FDA approves new diagnostic blood test for ovarian cancer

The FDA has approved a blood test to aid in the evaluation of ovarian cancer.  This blood test would be used prior to a patient’ surgery to help determine if a ovarian mass is malignant.  This test called to OVA1 is combination of five established blood tests known as tumor markers: Cancer Antigen 125 (CA 125 II), Transthyretin (TT or prealbumin), Apolipoprotein A-1 (Apo A-1), Beta2-Microglobulin (Beta2M), and Transferrin (Tfr).   The results of these blood tests are combined in an equation to produce a single numerical score.

OVA1 Blood Test Now Available to Aid Pre-surgical Evaluation of Women for Ovarian Cancer

FDA-cleared test helps direct women to the most appropriate surgeon, promoting better outcomes

PRNewswire:  March 9, 2010

OVA1™, the first blood test cleared by the U.S. Food and Drug Administration (FDA) for aiding in the pre-surgical evaluation of a woman’s ovarian mass for cancer, is now available nationally through Quest Diagnostics, Inc. (NYSE: DGX), the world’s leading cancer diagnostics provider. With the availability of OVA1, physicians can assess, prior to a planned surgery, the likelihood that a woman’s ovarian mass is malignant in order to direct her to the most appropriate surgeon, promoting more favorable treatment outcomes. Vermillion, Inc. (OTC: VRML.PK), a molecular diagnostics company, developed the test in cooperation with Quest Diagnostics.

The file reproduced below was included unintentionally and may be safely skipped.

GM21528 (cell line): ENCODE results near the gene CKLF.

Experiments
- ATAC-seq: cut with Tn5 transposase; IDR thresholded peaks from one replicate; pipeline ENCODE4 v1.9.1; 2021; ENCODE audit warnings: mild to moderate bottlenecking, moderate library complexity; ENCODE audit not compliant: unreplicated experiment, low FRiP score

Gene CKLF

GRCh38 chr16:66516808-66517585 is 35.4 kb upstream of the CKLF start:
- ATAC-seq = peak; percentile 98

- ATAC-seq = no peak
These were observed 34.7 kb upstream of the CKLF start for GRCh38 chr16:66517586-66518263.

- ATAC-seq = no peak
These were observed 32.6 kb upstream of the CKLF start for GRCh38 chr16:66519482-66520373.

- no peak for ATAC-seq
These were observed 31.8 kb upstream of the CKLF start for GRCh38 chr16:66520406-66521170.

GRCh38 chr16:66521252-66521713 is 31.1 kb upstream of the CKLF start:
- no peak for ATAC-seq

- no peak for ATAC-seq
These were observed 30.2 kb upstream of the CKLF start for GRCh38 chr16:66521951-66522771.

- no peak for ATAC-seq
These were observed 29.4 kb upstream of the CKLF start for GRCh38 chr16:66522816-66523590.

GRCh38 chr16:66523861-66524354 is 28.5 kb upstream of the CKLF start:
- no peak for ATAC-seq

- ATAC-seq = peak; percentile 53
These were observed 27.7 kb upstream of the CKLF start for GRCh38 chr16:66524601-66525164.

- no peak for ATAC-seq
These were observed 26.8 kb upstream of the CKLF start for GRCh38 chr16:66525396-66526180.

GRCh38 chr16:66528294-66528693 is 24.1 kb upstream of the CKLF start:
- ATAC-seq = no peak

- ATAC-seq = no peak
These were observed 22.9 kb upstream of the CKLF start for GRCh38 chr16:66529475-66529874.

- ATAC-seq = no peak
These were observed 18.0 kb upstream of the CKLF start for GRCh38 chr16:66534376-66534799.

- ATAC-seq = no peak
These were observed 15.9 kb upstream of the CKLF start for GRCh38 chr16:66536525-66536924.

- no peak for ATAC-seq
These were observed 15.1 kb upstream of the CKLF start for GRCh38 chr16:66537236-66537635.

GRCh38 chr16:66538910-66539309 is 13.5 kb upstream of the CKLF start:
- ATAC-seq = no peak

OVA1 is the first FDA-cleared protein-based in vitro diagnostic multi-variate index assays (IVDMIA), a new class of state-of-the-art software-based diagnostics. The test combines the results of five well-established protein biomarkers to produce a single numerical result to help a physician classify the likelihood that a woman’s mass is cancerous or benign.

“The availability of a new test that can help gynecologists and other physicians determine the likelihood a woman’s mass is benign or malignant is a significant development in the battle against this devastating disease,” said Karen Orloff Kaplan, MSW, MPH, Sc.D., chief executive officer of the Ovarian Cancer National Alliance, a leading patient advocacy group. “It is a big step towards helping each woman get the most appropriate care for her unique situation.”

Ovarian cancer is the leading cause of death from gynecologic cancers in the United States and the fifth-leading cause of cancer deaths in women.(1) Ovarian masses affect an estimated one million women and lead to as many 300,000 ovarian mass surgeries in the United States each year, according to an analysis by third parties on behalf of Quest Diagnostics.

Clinical practice guidelines recommend that women with ovarian cancer be under the care of a gynecologic oncologist. Yet, pre-surgical evaluations of ovarian masses, which include clinical evaluation and radiological tests such as CT scans and ultrasound, may provide inconclusive evidence of cancer. An estimated one third of initial surgeries for ovarian cancer are performed by gynecologic oncologists.(2)